Domestic Violence

Domestic Violence Defense in Fort Worth

The World Needs More Andy Taylors

By | Domestic Violence

Domestic Violence Defense in Fort WorthI grew up with Sheriff Andy Taylor. And his trusty sidekick Deputy Barney Fife. If you’ve never seen the Andy Griffith Show, shame on you. It is an American classic about life in the small rural town of Mayberry, North Carolina. I would venture to say I’ve seen every episode (the black & white ones) at least four times each (syndicated reruns of course, because the show originally aired in the ’60s).

One of the things I loved about Sheriff Andy Taylor was his innate sense of right and wrong. While Barney Fife was out there trying to arrest jaywalkers and moonshiners and everyone else who broke a minor municipal code, Andy saw the big picture. Andy may have very well been justified to make arrests or detain citizens for investigation, but he was more concerned with what was right and decent. And when he suspected or observed actual criminal activity he took action.

As criminal defense lawyers in Fort Worth, Texas, we read police reports every single day. In many of the police reports we read, the officer’s actions are more akin to Barney Fife than Andy Taylor. I get the feeling that many officers have the mindset of “arrest everybody and let the DA sort it out.” When officers are called out on a family assault or domestic violence call, somebody is getting arrested. Period. The officers don’t try to deescalate the situation or truly figure out what the couple needs. They generally listen to the parties and arrest the one that has fewer injuries (regardless of which person may have called the police).

We’ve also seen numerous arrests of young people for committing youthful hijinks, such as trespassing on school property. Sheriff Taylor would have taken the kid home and made him tell his parents what he was doing. He wouldn’t arrest the kid. But officers in DFW are making arrests in these scenarios.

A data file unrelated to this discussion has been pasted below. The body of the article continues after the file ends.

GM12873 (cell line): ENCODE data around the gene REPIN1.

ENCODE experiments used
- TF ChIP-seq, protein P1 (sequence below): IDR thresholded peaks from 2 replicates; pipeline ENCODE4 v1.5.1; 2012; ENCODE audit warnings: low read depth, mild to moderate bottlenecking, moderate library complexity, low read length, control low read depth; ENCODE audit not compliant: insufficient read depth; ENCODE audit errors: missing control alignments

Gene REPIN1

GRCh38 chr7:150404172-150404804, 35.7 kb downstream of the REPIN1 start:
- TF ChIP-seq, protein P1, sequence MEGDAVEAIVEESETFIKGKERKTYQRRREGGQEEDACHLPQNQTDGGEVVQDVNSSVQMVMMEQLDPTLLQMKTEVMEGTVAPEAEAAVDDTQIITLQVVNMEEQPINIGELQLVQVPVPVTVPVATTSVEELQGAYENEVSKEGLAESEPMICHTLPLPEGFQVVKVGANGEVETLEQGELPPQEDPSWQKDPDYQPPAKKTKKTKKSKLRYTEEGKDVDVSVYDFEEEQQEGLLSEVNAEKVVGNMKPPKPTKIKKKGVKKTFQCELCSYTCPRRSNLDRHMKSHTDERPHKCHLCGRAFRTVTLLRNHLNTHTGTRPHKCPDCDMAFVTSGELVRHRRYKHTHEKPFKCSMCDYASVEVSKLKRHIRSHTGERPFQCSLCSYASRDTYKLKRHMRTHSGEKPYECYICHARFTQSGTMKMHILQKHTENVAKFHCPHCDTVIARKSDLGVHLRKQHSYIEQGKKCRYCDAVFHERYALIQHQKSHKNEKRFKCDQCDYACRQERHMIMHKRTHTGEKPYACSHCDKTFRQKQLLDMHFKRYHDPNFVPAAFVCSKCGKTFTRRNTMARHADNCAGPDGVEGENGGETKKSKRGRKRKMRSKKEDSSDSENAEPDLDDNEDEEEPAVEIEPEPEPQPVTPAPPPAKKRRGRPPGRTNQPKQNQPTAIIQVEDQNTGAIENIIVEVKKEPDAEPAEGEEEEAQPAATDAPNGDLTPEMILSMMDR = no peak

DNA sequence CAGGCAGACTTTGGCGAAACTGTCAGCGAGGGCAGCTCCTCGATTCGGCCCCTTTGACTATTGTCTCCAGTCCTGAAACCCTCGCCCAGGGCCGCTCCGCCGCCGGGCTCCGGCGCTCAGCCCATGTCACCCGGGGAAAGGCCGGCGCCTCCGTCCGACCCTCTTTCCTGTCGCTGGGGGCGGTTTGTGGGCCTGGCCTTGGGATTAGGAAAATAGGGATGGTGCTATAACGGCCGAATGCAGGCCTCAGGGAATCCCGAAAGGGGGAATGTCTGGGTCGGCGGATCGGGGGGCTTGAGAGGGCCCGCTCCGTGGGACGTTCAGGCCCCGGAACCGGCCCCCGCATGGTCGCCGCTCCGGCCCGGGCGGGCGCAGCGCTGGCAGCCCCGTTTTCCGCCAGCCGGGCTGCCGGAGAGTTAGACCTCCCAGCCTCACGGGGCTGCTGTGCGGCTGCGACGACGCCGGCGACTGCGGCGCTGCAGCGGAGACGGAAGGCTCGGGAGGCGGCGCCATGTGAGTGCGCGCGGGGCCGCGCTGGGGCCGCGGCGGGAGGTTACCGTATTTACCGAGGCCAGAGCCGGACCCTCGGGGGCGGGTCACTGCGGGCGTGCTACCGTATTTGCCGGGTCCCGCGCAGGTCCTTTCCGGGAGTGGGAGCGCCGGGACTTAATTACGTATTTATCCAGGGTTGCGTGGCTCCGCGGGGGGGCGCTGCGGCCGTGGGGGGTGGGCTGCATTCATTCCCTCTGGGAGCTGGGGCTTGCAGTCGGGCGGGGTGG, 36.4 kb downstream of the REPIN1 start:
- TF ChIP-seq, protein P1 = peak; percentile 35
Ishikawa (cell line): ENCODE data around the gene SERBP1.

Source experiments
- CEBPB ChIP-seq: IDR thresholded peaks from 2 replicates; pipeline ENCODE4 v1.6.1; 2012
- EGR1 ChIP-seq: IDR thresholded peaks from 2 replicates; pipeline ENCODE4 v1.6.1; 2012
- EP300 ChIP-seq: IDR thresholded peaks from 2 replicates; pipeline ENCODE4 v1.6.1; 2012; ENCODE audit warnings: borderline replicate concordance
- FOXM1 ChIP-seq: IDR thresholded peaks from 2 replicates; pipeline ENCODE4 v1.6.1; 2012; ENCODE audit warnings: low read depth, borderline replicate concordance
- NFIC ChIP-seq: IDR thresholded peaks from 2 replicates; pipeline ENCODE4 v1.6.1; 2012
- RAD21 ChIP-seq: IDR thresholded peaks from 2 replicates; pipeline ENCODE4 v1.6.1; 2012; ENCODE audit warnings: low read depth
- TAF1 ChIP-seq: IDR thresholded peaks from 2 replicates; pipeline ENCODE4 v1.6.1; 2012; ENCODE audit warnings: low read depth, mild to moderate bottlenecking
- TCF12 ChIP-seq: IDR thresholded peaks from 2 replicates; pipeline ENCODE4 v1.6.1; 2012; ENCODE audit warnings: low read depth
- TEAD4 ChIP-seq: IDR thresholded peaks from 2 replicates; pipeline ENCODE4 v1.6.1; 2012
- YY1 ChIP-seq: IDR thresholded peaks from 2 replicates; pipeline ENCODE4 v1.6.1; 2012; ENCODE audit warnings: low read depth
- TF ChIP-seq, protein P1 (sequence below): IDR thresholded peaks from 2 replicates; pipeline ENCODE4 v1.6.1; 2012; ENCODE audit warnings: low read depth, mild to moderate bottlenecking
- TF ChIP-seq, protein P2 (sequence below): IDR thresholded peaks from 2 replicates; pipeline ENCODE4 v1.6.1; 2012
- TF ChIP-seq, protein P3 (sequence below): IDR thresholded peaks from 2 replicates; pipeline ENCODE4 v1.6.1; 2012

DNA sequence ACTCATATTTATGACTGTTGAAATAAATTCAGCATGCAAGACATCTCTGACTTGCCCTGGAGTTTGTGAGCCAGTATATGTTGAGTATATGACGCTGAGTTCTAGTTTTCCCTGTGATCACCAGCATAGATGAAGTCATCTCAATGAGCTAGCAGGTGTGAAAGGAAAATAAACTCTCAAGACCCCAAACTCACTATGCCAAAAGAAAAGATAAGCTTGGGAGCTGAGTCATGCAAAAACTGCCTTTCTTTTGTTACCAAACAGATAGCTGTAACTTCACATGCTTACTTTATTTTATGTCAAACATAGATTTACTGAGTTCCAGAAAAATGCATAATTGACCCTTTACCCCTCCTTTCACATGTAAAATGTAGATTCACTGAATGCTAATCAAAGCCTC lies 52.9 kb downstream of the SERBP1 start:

Of course, we only see the cases where there are arrests. There may indeed be officers out there that are getting it right. But, we still see too many arrests when something less would have achieved the right result. Don’t get me wrong.  We’re not against law and order. We are champions of justice, and justice does not always mean arrest and prosecution. Perhaps the police academy training should begin with a rerun of The Andy Griffith Show. Personally, I recommend the episode where the cow thief was putting shoes on the cows.

Domestic Violence Defense Lawyers

Unanimous Verdict Not Required for Continuous Family Violence

By | Domestic Violence

Domestic Violence Case Law Update.  Continuous Family Violence.

Domestic Violence Defense LawyersExcept for the military context, you’ve always heard that a jury verdict must be unanimous, right?  Well, not exactly.

Recently, the Sixth Court of Appeals (Texarkana) held that a jury does not have to unanimously agree upon which assaults occurred in order to convict a defendant for Continuous Family Violence, as long as the jury agrees that the defendant committed at least two assaults within the time allotted by statute. Under section 25.11 of the Texas Penal Code, a person who assaults a family member two or more times within twelve months commits Continuous Family Violence. The relevant statutes provides:

(a) A person commits an offense if, during a period that is 12 months or less in duration, the person two or more times engages in conduct that constitutes an offense under Section 22.01(a)(1) against another person or persons whose relationship to or association with the defendant is described by Section 71. 0021(b), 71.003, or 71.005, Family Code.

(b) If the jury is the trier of fact, members of the jury are not required to agree unanimously on the specific conduct in which the defendant engaged that constituted an offense under Section 22.01(a)(1) against the person or persons described by Subsection (a) or the exact date when that conduct occurred. The jury must agree unanimously that the defendant, during a period that is 12 months or less in duration, two or more times engaged in conduct that constituted an offense under Section 22.01(a)(1) against the person or persons described by Subsection (a).

In Hill v. State, the appellant was charged with Continuous Family Violence after the State alleged that the appellant assaulted his girlfriend three times on two different dates within a twelve-month period. The jury returned a guilty verdict, and on appeal, the appellant contended that the trial court erred when it did not instruct the jury that in order to convict, the jury must unanimously agree upon which assaults transpired. Thus, of the possible assaults that may have happened, the appellant argued that some of the jurors cannot find sufficient evidence for one assault and the other jurors find sufficient evidence for another because “it is axiomatic that Texas law requires a unanimous verdict in a felony case.”